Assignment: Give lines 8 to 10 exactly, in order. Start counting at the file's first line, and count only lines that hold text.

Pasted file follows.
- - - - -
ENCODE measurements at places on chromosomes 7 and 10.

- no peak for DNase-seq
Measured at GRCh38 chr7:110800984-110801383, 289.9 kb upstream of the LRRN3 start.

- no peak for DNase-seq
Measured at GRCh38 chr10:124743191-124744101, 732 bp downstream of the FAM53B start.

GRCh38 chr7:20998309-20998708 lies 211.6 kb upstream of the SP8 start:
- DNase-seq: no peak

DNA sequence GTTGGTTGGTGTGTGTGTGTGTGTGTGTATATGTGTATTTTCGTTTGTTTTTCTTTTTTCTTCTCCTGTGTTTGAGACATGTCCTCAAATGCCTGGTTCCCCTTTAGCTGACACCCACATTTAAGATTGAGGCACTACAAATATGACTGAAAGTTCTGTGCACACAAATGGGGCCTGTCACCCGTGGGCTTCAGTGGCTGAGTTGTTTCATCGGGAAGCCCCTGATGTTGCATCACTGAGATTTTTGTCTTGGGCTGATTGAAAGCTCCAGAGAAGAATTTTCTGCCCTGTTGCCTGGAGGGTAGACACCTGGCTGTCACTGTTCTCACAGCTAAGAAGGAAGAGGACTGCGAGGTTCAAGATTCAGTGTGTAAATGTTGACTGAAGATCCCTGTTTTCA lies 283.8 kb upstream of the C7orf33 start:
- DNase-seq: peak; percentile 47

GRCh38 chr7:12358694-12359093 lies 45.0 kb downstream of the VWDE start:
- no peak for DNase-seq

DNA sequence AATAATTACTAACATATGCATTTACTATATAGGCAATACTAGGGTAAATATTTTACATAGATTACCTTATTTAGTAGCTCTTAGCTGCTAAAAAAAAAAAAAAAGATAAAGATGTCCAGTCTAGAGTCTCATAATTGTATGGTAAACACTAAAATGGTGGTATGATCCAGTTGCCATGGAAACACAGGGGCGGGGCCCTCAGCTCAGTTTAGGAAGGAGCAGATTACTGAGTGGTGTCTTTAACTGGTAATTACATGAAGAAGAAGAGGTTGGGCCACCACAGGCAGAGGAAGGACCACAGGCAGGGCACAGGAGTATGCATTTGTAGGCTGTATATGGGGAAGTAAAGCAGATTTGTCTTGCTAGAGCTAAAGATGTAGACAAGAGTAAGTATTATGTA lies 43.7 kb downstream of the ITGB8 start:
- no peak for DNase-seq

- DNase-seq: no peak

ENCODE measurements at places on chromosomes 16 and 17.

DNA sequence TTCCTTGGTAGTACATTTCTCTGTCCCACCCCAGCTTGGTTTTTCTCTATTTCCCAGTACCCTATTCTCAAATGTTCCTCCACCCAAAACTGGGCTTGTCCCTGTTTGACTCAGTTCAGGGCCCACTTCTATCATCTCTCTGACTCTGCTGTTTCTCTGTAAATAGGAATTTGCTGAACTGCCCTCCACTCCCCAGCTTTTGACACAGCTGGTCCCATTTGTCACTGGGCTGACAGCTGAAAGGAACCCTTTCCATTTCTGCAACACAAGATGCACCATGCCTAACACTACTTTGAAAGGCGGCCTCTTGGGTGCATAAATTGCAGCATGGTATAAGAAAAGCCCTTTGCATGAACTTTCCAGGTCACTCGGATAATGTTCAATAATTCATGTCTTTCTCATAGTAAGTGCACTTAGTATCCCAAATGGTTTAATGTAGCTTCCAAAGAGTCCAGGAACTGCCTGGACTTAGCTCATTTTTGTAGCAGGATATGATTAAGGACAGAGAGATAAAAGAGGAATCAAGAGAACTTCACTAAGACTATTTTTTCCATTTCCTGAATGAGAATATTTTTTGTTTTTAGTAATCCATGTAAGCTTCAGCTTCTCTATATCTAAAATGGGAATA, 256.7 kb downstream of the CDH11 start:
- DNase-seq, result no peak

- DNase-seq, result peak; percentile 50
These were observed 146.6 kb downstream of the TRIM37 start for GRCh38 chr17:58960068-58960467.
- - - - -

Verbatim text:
DNA sequence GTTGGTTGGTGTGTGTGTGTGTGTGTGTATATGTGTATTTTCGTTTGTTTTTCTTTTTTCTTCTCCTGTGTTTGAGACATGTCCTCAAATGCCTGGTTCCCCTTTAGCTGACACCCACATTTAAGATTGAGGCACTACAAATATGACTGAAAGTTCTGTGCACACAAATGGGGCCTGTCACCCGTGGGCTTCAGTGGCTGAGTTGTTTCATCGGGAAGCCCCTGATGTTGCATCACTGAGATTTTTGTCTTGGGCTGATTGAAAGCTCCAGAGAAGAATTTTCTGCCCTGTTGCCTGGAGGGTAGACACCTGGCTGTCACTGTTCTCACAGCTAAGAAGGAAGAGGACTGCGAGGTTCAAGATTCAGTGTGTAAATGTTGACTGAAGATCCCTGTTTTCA lies 283.8 kb upstream of the C7orf33 start:
- DNase-seq: peak; percentile 47

GRCh38 chr7:12358694-12359093 lies 45.0 kb downstream of the VWDE start: